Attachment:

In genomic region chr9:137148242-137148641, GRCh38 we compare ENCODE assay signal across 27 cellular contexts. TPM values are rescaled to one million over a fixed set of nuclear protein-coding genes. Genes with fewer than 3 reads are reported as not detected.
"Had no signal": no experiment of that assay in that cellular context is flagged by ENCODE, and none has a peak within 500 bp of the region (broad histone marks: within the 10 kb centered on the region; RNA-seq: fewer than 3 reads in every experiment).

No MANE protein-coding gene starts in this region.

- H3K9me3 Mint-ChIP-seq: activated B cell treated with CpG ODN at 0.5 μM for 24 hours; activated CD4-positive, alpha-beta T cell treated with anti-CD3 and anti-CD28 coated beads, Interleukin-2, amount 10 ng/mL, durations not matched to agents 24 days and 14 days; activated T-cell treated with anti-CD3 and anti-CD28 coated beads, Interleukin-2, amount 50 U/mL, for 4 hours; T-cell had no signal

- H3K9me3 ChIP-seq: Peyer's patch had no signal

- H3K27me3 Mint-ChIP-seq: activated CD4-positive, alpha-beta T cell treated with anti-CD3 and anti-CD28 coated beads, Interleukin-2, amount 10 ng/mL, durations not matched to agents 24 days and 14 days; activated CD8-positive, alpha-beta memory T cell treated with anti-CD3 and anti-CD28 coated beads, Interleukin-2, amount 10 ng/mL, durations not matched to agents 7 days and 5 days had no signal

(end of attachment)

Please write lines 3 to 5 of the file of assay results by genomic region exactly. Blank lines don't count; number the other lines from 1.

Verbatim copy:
No MANE protein-coding gene starts in this region.

- H3K9me3 Mint-ChIP-seq: activated B cell treated with CpG ODN at 0.5 μM for 24 hours; activated CD4-positive, alpha-beta T cell treated with anti-CD3 and anti-CD28 coated beads, Interleukin-2, amount 10 ng/mL, durations not matched to agents 24 days and 14 days; activated T-cell treated with anti-CD3 and anti-CD28 coated beads, Interleukin-2, amount 50 U/mL, for 4 hours; T-cell had no signal

- H3K9me3 ChIP-seq: Peyer's patch had no signal